But when the East Coast family of restaurateur Joe Allen, who opened Orso’s L.A. outpost in 1989, saw revenue tumble, hotspot creator with the golden touch Sean MacPherson swooped in and took the space off their hands two years ago. The co-founder of L.A.’s Jones and Swingers, MacPherson moved on to New York in the late ’90s, taking it by storm as one of the owners of the Waverly Inn (average night: Barry Diller, Calvin Klein, Gwyneth Paltrow) and the Bowery and Jane hotels. He’s now back in L.A., and after an 18-month redo, there’s wisely no sign of the old Orso at his new Il Covo (8706 W. 3rd St., no phone or website yet). The design — which calls to mind 19th century Italy with wood beams, marble-topped booths and amber-hued lighting — is gorgeous. MacPherson has brought in a young Milanese chef, Roberto Maggioni, who’s turning out such dishes as beet and gorgonzola risotto and requisite branzino. The restaurant is still in a quiet rollout phase, serving just weekday lunch, and diners can hear construction workers adding new alcove tables and an outdoor fireplace to the famous patio. But will it be a Waverly Inn for L.A.’s cognoscenti? The odds are even. In Orso’s absence, Mazursky had moved his lunch group to Beverly Hills’ Porta Via cafe, but they now plan to spend half of their weekly get-togethers in Il Covo’s garden.
CRAIG’S: THE NEW OLD BOYS’ CLUB
Since opening in 1964, Dan Tana’s has attracted that rare mix: big celebs (Taylor and Burton and Johnny Carson all the way to Clooney, Damon and Affleck), sports stars and brazen Hollywood hustlers. But if they weren’t brazen, they’d never have gotten in; there was always a list, always someone to be mollified. Craig Susser had that task for 23 years, first as a waiter, then maitre d’, then GM. A natural kibbitzer, he navigated the minefield of salacious celebs, haughty waiters and late-night revelers begging for tables.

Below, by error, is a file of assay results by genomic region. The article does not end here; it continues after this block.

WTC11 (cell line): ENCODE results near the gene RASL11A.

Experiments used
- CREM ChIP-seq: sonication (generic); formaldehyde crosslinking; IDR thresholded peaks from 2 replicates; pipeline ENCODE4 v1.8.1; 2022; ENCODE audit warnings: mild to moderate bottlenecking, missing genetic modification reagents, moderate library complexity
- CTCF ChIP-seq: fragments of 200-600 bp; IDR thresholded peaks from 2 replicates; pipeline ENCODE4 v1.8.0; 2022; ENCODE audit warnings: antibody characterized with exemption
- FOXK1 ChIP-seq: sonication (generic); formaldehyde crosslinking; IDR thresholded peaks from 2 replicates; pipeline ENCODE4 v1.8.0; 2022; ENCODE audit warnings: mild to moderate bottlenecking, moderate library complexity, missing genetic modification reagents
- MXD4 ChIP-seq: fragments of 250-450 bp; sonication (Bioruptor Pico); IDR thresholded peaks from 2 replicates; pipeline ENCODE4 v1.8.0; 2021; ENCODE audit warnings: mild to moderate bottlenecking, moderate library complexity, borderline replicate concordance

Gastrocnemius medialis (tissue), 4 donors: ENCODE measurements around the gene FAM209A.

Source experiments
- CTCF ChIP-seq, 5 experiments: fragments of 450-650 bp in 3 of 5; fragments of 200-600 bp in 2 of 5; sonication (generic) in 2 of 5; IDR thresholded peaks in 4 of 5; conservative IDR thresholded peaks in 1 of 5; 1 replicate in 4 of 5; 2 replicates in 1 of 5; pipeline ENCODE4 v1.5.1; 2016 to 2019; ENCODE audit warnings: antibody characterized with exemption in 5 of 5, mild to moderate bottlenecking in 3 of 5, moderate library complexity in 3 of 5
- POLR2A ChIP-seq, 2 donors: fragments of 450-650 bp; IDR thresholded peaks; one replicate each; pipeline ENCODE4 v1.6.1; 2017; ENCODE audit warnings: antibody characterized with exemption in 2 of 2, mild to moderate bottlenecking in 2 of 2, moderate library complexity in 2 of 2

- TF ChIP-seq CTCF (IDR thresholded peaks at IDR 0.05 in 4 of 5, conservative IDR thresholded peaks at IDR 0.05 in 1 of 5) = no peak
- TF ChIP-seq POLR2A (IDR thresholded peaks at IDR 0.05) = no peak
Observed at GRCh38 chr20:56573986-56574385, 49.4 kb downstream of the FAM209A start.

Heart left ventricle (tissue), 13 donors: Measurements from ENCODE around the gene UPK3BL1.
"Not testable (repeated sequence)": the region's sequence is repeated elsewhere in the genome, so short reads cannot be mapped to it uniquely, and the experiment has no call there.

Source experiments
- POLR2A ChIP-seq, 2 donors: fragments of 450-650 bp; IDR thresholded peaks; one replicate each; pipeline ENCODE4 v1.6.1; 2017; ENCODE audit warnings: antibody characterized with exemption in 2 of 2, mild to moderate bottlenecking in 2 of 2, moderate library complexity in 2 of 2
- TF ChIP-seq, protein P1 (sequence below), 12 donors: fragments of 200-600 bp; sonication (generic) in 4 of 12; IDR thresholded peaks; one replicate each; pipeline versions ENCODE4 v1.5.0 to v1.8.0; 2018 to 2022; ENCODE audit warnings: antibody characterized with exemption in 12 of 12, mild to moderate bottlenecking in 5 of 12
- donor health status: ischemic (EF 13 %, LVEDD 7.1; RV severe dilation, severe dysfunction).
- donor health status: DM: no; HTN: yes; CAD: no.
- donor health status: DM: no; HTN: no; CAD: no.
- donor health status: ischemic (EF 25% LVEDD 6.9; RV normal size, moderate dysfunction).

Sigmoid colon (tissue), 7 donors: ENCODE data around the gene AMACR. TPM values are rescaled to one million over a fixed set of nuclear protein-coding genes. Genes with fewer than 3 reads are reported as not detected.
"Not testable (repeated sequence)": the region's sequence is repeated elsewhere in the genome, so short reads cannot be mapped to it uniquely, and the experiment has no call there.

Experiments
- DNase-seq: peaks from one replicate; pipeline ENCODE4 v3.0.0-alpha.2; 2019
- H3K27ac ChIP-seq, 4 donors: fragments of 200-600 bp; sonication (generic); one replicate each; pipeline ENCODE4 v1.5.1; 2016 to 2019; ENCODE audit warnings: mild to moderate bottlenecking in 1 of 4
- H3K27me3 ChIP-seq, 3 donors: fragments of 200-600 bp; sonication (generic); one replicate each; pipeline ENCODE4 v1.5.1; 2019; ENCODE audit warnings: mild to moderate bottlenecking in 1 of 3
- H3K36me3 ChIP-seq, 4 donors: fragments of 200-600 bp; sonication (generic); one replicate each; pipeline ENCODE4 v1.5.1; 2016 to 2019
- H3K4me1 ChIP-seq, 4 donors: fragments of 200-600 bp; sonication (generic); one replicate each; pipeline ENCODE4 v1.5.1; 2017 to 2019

Now he’s brought that guys-club feeling to his own place, 2-month-old Craig’s (8826 Melrose Ave., craigs.la). A typical night might see Jeffrey Katzenberg, Ryan Phillippe, Dick Wolf across the room and Patrick Whitesell with wife Lauren Sanchez. Craig’s has a long menu (veal chop, classic wedge salad, tuna tartar, chicken cacciatore) that can service the movie mogul, the trophy wife and the picky teens. “The goal was not to be a hip, cool, edgy restaurant,” says Susser, seated at a baby-blue leather booth in his purposefully dark restaurant. “This was always meant to be a comfortable, New York-style throwback — service-centric with really good food, a good hug. It’s where industry people can see their community. What I wanted was a place you can call a joint.” OK, this might not be a revolutionary concept, but hey, it’s working; there’s more air-kissing per capita than even at Tana’s. His new regulars, Susser says, “feel safe. It reminds them of restaurants from the ’50s and ’60s. It’s got character.”